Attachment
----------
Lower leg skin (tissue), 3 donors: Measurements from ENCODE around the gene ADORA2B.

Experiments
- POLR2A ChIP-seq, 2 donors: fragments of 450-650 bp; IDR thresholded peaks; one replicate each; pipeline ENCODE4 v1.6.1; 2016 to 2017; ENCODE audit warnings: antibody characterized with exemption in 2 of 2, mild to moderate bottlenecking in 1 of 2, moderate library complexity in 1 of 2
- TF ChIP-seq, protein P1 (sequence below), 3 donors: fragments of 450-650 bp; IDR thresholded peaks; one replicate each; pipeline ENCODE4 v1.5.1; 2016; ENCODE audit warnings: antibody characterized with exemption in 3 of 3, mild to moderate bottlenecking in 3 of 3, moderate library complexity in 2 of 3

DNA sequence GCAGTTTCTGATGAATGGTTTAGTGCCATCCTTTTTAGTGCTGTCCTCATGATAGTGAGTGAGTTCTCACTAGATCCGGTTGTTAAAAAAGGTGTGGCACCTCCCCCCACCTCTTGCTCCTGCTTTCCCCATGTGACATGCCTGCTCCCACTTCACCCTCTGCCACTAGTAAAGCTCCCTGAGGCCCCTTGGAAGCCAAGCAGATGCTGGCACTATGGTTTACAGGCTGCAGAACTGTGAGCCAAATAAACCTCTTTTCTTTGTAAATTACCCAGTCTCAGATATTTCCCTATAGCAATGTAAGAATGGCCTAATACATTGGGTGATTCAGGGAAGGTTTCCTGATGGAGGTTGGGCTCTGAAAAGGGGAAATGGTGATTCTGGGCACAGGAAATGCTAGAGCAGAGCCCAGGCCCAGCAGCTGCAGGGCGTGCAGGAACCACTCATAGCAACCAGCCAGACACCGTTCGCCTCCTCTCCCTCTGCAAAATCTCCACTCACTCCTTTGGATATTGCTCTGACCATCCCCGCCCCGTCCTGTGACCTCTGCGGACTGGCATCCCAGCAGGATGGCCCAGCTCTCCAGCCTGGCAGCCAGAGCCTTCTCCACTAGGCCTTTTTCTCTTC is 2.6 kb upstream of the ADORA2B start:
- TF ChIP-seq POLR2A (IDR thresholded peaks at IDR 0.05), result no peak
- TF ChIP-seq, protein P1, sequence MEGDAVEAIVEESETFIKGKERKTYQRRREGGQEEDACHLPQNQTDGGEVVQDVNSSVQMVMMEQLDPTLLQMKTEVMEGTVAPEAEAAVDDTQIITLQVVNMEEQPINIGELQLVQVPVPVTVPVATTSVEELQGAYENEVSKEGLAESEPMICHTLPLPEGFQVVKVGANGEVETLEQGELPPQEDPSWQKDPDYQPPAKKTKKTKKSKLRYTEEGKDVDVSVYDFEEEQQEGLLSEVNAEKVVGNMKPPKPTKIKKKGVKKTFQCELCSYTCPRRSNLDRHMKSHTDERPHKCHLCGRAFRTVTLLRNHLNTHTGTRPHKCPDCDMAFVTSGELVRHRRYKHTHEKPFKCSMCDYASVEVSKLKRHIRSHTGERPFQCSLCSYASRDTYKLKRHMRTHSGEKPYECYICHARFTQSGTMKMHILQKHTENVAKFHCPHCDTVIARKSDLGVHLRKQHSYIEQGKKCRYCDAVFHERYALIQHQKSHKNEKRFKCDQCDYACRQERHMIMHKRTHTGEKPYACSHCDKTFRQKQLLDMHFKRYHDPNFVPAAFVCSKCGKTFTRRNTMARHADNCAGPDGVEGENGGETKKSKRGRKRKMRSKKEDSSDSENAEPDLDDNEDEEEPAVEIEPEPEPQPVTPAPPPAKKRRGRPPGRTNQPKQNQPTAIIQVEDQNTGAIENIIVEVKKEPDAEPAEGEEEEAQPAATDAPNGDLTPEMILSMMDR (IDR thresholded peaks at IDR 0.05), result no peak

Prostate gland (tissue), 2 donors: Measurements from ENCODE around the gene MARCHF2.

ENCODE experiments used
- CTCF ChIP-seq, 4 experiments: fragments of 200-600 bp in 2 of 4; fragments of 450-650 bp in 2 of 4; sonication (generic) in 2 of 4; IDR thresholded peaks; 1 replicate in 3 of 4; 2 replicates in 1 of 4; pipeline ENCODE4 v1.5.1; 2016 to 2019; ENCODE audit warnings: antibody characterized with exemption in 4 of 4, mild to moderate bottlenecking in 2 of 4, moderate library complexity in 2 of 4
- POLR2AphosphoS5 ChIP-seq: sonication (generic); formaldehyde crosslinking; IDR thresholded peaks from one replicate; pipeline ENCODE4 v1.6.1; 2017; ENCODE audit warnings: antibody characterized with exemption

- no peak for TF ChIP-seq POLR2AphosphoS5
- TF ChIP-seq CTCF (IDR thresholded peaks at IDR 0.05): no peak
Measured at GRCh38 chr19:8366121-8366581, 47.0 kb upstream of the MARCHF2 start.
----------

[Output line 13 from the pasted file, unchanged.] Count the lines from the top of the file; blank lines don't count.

- TF ChIP-seq CTCF (IDR thresholded peaks at IDR 0.05): no peak